Corbu LLC’s Chief Economist Samuel Rines says companies driving inflation by testing consumer tolerance to price increases could render hawkish Fed policy toothless.
On the Bloomberg Odd Lots podcast, Rines said investors reading too much into U.S. economic data for decisions might follow a false narrative.
Companies Are Using Macro Events to Increase Prices
Rines added that price increases contributing to U.S. inflation are caused by companies using macroeconomic events to test consumers’ tolerance.
He argued that PepsiCo used its 4% Russian revenue loss from the Ukraine war to excuse double-digit price increases. Competitors Coa-Cola, Dr. Pepper, and Snapple soon followed.
According to Rines, aviation-themed chicken wing chain Wingstop used rising chicken wing prices to increase the cost of their food. They pushed increases even when the raw ingredient price fell 50%, testing how much the consumer would pay. He said that Middle American businesses, like Cracker Barrel, test consumers with wages and higher menu prices.
While hotel and cruise ship occupancies haven’t returned to pre-pandemic levels, Rines points out that the rate per room and booking volume has risen significantly.
Are Crypto Investors Being Spooked by a False Narrative?
In speeches before congressional committees earlier this week, Federal Reserve Chair Jerome Powell said that the Fed might need to revise its terminal rate to bring inflation back down to 2%, with the CME’s Fed Watch tool increasing the likelihood of a 50 basis increase in March 2023.
He also added that the Fed might adjust the pace of rate hikes should inflation defy rising interest rates.
However, Rhines argues, ignoring rampant corporate profiteering could mean that the Fed never gets out of the rat race. Accordingly, even crypto investors could adjust their portfolios based on a mirage. The reaction is seen in market dumps when inflation numbers come in hot.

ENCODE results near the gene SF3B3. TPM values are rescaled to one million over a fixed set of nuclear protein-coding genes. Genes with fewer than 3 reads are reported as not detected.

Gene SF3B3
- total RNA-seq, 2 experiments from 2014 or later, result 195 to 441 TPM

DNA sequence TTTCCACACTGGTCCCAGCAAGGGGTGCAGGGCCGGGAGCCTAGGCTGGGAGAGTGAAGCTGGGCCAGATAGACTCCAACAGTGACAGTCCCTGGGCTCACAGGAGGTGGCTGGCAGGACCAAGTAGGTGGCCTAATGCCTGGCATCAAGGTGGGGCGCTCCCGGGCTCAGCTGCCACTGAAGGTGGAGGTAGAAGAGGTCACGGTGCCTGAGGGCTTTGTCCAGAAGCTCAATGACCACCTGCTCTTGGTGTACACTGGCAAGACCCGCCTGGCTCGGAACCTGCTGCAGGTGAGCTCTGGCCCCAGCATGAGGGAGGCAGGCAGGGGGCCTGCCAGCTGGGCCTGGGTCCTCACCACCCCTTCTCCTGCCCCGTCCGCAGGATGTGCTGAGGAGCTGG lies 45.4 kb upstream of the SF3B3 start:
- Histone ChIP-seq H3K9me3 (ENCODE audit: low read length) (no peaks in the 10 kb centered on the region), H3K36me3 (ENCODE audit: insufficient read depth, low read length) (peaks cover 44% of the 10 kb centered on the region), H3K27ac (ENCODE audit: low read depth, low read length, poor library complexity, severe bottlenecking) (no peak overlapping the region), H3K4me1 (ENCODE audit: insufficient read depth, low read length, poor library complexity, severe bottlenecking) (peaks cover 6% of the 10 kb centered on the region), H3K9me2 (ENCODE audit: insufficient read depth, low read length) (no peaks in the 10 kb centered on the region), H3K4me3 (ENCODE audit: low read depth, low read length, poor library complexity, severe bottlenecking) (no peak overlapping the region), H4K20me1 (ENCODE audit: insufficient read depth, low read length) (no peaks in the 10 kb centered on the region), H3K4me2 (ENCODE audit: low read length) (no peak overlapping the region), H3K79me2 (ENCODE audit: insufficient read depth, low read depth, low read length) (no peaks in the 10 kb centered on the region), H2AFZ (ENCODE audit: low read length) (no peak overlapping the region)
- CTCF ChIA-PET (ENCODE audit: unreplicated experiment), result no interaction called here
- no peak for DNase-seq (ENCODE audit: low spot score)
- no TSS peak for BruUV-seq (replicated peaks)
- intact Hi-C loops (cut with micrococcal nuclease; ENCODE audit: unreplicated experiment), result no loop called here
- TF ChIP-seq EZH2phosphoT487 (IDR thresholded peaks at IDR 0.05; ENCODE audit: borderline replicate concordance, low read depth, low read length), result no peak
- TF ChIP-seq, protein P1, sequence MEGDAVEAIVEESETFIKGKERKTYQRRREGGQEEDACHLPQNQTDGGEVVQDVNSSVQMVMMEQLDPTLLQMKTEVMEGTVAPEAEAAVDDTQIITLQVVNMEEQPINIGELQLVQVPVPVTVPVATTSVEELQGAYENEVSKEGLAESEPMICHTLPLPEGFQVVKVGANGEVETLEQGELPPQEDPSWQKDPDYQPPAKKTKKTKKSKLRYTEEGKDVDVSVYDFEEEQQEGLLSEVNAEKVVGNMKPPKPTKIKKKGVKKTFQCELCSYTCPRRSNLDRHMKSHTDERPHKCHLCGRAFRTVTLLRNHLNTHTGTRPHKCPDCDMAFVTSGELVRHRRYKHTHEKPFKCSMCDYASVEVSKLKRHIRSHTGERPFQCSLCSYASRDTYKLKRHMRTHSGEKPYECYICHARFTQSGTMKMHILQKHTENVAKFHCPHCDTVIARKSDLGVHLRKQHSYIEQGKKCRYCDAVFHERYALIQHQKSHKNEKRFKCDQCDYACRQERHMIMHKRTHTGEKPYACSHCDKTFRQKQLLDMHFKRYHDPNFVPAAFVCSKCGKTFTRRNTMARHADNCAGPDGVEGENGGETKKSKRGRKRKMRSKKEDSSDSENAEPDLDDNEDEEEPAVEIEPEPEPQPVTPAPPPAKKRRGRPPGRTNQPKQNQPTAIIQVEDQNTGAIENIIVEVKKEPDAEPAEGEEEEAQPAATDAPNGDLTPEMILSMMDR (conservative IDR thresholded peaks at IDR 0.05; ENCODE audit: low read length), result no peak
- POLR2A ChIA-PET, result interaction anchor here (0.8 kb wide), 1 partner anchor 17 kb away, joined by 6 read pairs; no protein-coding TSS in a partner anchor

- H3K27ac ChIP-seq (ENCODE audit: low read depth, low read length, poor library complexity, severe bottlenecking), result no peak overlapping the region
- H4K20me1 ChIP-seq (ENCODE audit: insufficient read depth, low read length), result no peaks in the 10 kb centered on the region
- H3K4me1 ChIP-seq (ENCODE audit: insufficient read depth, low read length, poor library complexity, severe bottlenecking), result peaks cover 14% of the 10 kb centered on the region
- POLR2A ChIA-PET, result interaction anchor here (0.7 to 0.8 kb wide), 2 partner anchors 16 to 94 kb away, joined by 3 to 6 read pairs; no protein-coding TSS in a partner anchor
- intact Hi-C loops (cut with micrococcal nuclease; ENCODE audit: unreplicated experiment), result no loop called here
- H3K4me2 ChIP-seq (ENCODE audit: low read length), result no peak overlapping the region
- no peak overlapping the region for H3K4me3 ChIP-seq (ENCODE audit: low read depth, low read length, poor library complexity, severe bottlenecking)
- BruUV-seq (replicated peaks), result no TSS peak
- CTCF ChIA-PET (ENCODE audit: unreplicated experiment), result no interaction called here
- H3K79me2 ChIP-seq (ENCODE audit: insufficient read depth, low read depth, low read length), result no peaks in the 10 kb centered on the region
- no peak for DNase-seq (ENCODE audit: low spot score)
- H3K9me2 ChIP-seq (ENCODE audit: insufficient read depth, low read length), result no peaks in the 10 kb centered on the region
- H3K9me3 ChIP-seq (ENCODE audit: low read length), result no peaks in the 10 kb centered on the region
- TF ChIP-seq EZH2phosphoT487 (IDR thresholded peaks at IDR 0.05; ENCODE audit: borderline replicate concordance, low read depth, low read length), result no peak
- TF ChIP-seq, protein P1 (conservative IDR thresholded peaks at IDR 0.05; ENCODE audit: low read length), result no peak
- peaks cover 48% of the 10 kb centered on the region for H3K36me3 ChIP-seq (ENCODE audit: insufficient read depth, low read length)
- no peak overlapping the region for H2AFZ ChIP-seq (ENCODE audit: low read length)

“Because it’s going to be very difficult in my mind for the FOMC to get off of, we call it 25 [basis points] for life, until they begin to actually see corporations decelerate pricing,” he told hosts Joe Weisenthal and Tracy Alloway.
“It’s going to be easy to read in a little too much to CPI and PCE readings over the next few months and be really excited that maybe the Fed doesn’t have to go to 550, 575, and then all of a sudden get caught a little off guard when corporations continue to push pricing,” he warned.
Bitcoin critic Peter Schiff also argues that rate hikes are pointless if they do not encourage people to continue saving.
Chair Powell had previously said that the U.S. Consumer Price Index and the Personal Consumption Expenditure Index would influence by how many bases points the Federal Reserve will raise the federal funds rate at the next Open Markets Committee Meeting.
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